3. Gardening helps us relax and let go: the rhythmic nature of many tasks associated with horticulture – weeding, trimming, sowing, sweeping – allows thoughts to ebb and flow along with our movements (Rayner, 2015). Taking a few hours out of an especially busy week to do some work in the garden is extremely helpful for me, allowing me to clear my thoughts and leave with a fresh perspective on the assignments I'm stuck on. 

4. Working in nature releases serotonin and dopamine (hormones that make us feel good), and lowers our levels of cortisol (a hormone associated with stress) (Rayner, 2015). 

5. Becoming one with the plants and flowers in the garden, even only for a couple of hours, reminds us to live in the present moment (Rayner, 2015). This can be extremely helpful for those who struggle with anxiety about the future. 
Fall 2021 Team Intros
Edible Campus is thrilled to have a large team of talented and passionate students working with on leadership team this semester. We will be introducing each team member in our newsletters for the next few weeks. This installment will feature Morgan Flynt and Michael Dorgan!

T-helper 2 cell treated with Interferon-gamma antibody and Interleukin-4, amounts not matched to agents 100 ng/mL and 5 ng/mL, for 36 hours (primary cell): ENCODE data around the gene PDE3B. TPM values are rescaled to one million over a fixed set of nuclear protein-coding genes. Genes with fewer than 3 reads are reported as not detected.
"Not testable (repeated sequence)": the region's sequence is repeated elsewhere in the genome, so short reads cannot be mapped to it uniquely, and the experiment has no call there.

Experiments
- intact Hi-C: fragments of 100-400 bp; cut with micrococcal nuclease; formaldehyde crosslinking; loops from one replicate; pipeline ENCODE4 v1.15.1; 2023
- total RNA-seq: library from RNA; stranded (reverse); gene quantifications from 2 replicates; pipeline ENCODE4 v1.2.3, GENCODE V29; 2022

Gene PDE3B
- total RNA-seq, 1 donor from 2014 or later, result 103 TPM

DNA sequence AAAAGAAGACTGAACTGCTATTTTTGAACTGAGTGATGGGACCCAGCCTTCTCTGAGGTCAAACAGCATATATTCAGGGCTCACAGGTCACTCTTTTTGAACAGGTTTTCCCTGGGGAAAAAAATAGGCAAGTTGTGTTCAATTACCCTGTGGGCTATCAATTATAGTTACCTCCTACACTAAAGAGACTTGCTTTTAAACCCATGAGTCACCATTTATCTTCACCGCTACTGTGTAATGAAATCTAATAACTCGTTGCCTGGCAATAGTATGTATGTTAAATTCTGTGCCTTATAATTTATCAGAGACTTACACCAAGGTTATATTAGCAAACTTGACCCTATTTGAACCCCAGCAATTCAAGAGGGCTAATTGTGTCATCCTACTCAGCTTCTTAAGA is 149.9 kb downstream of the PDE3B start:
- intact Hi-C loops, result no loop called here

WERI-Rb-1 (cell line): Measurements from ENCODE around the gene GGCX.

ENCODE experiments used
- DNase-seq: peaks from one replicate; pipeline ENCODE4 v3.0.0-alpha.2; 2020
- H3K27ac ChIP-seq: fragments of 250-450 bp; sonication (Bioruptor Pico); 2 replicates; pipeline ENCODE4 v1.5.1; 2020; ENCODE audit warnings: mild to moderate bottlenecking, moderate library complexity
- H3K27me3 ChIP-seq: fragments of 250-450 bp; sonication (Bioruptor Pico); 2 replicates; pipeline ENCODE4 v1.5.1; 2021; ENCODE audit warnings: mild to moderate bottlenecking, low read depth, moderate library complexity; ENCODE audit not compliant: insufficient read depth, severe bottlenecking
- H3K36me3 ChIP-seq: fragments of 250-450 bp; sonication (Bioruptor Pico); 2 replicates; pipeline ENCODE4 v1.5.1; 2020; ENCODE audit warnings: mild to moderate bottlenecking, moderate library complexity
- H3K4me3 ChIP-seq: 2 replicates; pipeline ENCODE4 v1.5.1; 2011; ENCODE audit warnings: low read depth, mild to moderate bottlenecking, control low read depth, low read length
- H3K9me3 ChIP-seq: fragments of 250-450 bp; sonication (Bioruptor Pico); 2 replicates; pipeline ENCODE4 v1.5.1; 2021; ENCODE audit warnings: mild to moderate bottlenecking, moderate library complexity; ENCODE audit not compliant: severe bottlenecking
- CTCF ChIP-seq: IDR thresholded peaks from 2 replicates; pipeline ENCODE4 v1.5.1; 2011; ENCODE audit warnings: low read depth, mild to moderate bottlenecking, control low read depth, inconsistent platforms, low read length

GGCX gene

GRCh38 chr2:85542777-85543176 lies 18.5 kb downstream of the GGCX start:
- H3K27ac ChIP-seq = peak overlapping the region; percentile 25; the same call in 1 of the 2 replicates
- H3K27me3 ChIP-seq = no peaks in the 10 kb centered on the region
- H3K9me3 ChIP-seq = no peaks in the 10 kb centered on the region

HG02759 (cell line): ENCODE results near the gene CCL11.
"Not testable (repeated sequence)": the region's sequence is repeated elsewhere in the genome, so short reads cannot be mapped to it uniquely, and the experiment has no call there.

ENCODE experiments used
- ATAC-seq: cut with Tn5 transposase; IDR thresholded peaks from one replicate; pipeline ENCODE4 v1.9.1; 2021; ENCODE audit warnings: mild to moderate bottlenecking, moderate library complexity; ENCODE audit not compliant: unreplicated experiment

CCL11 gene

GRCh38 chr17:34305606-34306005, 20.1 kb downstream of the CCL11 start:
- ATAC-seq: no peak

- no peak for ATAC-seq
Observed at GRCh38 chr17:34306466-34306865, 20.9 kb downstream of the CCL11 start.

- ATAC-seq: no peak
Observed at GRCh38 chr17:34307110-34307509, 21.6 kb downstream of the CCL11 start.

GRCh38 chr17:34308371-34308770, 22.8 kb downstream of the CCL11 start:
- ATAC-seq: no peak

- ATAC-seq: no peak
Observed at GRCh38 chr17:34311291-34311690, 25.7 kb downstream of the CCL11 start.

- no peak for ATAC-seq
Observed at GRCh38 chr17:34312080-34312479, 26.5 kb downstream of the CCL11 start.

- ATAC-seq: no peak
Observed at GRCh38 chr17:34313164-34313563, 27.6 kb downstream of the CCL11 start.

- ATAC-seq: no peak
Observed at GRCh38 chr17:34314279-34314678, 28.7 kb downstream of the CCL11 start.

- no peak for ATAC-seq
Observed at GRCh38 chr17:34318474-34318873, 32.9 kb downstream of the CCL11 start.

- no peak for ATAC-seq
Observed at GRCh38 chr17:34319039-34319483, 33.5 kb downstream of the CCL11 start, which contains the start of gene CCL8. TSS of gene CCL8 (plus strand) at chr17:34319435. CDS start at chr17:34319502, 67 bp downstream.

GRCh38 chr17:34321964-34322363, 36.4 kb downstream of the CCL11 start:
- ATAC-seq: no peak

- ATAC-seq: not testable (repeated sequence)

Morgan is a senior majoring in Environmental Studies and Philosophy. Morgan is interested in practicing environmental law and writing legal philosophy around environmental and social justice. Morgan is one of Edible Campus' work-study students. She works on the garden and education team and produces the Edible Campus Eater's Digest biweekly newsletter.

"I got involved with Edible Campus in Fall 2020. Working in the gardens was crucial for my mental well-being throughout the year of remote learning. My favorite part about working at Edible Campus is watching things grow, whether that's the plants, our team, or projects spearheaded by student interns--it's a wonderful feeling when I see the results of all of our hard work."